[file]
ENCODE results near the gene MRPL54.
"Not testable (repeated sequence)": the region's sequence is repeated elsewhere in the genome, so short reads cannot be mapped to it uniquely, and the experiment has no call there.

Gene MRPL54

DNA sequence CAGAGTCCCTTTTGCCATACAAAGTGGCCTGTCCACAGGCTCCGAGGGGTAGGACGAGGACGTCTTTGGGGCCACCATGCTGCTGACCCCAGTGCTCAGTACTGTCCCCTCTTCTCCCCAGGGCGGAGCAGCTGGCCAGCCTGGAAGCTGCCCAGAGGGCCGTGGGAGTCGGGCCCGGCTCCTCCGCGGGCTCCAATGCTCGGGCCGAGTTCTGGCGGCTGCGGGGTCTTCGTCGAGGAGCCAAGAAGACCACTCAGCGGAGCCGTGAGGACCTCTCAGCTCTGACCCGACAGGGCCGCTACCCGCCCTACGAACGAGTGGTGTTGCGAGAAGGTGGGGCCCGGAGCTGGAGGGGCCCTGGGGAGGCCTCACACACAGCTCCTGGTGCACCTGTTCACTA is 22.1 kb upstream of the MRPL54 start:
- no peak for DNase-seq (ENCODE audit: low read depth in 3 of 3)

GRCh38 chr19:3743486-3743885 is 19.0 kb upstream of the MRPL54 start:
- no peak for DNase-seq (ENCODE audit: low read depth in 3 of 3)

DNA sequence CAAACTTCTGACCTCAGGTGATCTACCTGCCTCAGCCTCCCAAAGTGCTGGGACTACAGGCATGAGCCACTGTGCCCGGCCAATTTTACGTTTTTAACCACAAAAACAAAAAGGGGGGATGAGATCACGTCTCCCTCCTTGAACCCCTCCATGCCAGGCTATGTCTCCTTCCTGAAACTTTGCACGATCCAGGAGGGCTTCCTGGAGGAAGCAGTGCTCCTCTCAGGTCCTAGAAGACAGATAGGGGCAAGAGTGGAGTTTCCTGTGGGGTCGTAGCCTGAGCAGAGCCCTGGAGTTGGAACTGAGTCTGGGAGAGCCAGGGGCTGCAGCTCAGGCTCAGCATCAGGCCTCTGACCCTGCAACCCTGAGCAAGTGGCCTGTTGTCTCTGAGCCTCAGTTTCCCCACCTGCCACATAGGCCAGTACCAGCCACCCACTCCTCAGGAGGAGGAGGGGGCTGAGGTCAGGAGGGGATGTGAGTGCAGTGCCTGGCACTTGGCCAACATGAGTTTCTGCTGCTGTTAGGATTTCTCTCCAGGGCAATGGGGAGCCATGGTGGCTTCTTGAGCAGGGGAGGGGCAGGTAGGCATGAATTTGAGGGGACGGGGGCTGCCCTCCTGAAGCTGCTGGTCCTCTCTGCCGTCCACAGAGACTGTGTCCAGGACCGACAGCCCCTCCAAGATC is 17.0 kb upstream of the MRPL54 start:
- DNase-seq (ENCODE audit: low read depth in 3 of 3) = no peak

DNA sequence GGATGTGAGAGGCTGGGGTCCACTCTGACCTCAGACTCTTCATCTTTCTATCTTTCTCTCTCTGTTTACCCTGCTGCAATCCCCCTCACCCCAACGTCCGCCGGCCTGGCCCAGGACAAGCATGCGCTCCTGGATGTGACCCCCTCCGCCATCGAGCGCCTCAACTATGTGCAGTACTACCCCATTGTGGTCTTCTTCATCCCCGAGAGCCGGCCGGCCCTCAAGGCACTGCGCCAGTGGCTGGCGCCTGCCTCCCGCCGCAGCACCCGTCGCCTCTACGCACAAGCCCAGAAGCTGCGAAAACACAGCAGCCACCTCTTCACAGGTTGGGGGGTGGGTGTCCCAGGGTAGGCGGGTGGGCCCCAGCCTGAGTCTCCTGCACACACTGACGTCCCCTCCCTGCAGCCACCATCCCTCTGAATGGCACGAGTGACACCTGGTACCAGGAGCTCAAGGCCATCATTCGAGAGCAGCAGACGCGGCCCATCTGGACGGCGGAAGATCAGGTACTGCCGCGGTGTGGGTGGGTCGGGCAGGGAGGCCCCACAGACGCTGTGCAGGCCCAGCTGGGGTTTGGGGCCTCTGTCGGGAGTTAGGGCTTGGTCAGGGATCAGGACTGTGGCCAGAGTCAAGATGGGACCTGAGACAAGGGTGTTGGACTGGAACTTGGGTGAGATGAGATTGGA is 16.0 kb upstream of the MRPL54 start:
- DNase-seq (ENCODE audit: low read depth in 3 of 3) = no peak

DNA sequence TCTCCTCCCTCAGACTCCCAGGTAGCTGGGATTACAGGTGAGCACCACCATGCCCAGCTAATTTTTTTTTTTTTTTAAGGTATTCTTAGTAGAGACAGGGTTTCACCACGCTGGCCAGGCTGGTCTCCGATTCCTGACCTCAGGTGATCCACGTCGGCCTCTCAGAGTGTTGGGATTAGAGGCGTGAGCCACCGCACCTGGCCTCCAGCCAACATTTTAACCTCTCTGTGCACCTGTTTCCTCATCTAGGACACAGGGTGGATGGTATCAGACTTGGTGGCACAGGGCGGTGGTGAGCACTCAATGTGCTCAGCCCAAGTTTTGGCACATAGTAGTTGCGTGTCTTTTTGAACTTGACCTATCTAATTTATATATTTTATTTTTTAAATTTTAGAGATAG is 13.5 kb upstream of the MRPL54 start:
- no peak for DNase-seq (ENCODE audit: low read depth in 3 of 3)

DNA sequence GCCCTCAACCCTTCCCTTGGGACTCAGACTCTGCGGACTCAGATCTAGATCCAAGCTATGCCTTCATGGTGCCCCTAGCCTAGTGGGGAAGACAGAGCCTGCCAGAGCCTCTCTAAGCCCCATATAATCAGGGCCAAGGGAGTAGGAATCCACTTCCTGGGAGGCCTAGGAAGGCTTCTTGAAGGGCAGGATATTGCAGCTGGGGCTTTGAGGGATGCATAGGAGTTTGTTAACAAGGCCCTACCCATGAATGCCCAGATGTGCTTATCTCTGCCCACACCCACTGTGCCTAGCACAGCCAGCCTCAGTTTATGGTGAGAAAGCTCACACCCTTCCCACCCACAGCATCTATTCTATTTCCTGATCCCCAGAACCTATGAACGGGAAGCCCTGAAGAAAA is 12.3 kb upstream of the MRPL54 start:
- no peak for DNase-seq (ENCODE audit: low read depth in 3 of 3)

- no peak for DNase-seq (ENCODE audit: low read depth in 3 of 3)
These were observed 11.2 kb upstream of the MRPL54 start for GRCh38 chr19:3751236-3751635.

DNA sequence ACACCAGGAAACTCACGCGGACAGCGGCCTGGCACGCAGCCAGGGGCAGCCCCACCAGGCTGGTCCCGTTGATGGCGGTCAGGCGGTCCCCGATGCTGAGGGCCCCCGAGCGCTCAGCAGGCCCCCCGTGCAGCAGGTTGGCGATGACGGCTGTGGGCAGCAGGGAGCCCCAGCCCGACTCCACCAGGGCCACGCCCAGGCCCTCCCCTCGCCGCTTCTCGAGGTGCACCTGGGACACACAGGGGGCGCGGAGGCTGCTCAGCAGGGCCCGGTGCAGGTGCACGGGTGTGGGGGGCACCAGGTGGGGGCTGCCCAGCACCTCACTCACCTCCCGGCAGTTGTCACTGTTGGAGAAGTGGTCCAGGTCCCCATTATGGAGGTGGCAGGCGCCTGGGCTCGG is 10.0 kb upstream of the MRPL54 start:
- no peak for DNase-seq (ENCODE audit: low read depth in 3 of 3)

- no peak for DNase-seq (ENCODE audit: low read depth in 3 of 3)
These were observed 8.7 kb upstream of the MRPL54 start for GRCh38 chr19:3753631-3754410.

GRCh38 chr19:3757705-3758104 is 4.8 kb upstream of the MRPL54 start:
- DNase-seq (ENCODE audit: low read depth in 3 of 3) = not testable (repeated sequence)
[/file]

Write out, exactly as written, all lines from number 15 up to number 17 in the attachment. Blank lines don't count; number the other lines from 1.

- no peak for DNase-seq (ENCODE audit: low read depth in 3 of 3)

- no peak for DNase-seq (ENCODE audit: low read depth in 3 of 3)
These were observed 11.2 kb upstream of the MRPL54 start for GRCh38 chr19:3751236-3751635.